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The Daily Wildcat

The Daily Wildcat

 

The UA wants you to remember to be safe during spring break

Dildos+and+contraceptives+lie+on+a+table+on+the+UA+Mall+for+the+Spring+Break+Safety+Fair+on+Wednesday%2C+March+2.+Libby+Valdez%2C+a+public+health+graduate+student%2C+was+in+charge+of+the+table+advocating+for+sexual+health+and+safety+over+spring+break.
Lauren Rentereia
Dildos and contraceptives lie on a table on the UA Mall for the Spring Break Safety Fair on Wednesday, March 2. Libby Valdez, a public health graduate student, was in charge of the table advocating for sexual health and safety over spring break.

The UA held its annual Spring Break Safety Fair on Wednesday to encourage students to stay safe and stay alive.

Over 40 organizations took to the UA Mall to spread the word of safe travel, safe sex and safe partying.

The annual Spring Break Safety Fair, hosted by the University of Arizona Police Department, invited both on and off campus entities to share tips and tricks on how students can protect themselves during a week of school-free activities.

Rene Hernandez, public information officer and crime prevention specialist for UAPD, said the planning process for the event began September 2015 in conjunction with the Associated Students of the University of Arizona and the Student Health Advisory Committee.

Joining UAPD, the Tucson Police Department and Arizona Department of Public Safety were the U.S. Consulate representatives, who wanted to let students know they’ve got their backs in case of trouble across the border.

If students find themselves in trouble with the law, a victim of a crime or with a medical issue, they are able to contact the nearest U.S. Consulate for help.

With students planning for alcohol-filled trips, the MedCats group wanted students to be aware of alcohol poisoning and its symptoms.

Luke Wohlford, a sophomore studying physiology and mathematics, was representing MedCats at the fair and explained what students should look for regarding alcohol poisoning in a friend.

“Most importantly we want them to be safe, while in terms of recognizing alcohol poisoning, just seeing a lot of the signs and symptoms,” Wohlford said. “The biggest ones [are] erratic breathing, slow breathing, unresponsive or unconscious.”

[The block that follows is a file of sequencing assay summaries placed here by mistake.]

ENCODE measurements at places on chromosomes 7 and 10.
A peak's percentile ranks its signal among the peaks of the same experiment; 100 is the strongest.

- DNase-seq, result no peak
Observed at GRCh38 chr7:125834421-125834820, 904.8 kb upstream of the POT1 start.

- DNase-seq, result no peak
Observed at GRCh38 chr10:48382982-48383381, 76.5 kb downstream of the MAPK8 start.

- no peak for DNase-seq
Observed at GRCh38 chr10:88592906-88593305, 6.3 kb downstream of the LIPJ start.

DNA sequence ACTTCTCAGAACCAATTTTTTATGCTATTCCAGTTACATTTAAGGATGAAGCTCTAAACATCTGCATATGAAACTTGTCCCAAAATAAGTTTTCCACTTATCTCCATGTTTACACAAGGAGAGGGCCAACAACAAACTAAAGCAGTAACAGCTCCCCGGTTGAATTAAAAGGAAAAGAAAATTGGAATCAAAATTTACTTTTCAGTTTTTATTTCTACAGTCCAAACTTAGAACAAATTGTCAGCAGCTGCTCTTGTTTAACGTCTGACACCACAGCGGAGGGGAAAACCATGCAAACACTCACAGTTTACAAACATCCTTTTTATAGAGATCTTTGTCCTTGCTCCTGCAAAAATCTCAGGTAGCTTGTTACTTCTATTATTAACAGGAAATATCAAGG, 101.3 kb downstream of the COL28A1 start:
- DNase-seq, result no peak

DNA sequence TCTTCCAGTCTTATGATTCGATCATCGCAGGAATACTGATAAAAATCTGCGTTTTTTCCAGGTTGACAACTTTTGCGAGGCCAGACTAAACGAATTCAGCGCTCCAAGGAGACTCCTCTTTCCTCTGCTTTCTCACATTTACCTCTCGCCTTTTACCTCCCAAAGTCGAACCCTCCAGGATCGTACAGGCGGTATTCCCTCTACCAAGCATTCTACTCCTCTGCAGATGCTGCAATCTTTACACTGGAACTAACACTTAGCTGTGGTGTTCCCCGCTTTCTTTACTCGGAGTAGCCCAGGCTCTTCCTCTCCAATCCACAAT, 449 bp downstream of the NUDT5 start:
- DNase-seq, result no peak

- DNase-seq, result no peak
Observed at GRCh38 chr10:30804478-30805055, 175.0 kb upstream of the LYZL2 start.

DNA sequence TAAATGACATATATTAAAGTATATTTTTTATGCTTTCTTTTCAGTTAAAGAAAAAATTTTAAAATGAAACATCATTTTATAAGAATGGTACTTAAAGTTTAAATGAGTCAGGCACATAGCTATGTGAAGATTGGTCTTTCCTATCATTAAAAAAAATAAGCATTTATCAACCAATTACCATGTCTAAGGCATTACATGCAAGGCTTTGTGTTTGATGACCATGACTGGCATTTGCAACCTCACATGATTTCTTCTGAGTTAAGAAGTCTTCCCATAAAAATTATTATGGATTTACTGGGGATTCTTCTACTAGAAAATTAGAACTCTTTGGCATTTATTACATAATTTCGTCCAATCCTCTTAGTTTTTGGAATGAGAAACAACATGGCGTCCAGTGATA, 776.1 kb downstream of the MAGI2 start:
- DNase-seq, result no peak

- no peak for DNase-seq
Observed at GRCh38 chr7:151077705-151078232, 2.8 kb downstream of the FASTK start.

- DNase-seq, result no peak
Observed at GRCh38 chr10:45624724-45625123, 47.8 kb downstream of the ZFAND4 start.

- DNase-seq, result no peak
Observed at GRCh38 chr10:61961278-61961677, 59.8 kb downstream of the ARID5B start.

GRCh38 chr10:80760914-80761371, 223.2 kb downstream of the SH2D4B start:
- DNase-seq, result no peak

Wohlford said one trick students can do to check if their friend is getting enough oxygen is attempting to match their breathing pattern.

“If you feel out of breath doing that, then they are not getting enough oxygen,” Wohlford said. “The most important thing to do is call 911, because no life is worth wondering if you are going to get in trouble with police if you’re a minor.”

Echoing the advice of Wolhford, Susan Kinkade, registered nurse trauma outreach coordinator for Banner — Health University Medical Center also wanted students to understand alcohol and be aware of how much they are drinking.

“It doesn’t matter whether you are drinking a can of beer or a glass of wine or a shot of alcohol, it has the same amount of alcohol in it,” Kinkade said. “Just be safe and be aware of what you are drinking, know the laws, that if you go to Mexico and return to the United States, any alcohol in your system is illegal.”

While alcohol consumption may be a large part of students’ spring break activities, Libby Valdez, a public health graduate student with an emphasis in maternal and child health, took to the Mall to make sure students practice safe sex.

“Just stay safe and wear a condom,” Valdez said. “You don’t want to risk bringing home a STD or pregnancy.”

Ultimately, the UAPD Chief of Police, Brian Seastone, just wanted students to understand one thing before they leave for spring break.

“We want them to always be responsible,” Seastone said.”Whether it’s out in the sun, swimming, engaging in alcoholic beverages, any types of relationships, just be really careful out there.”


Follow Lauren Renteria on Twitter.


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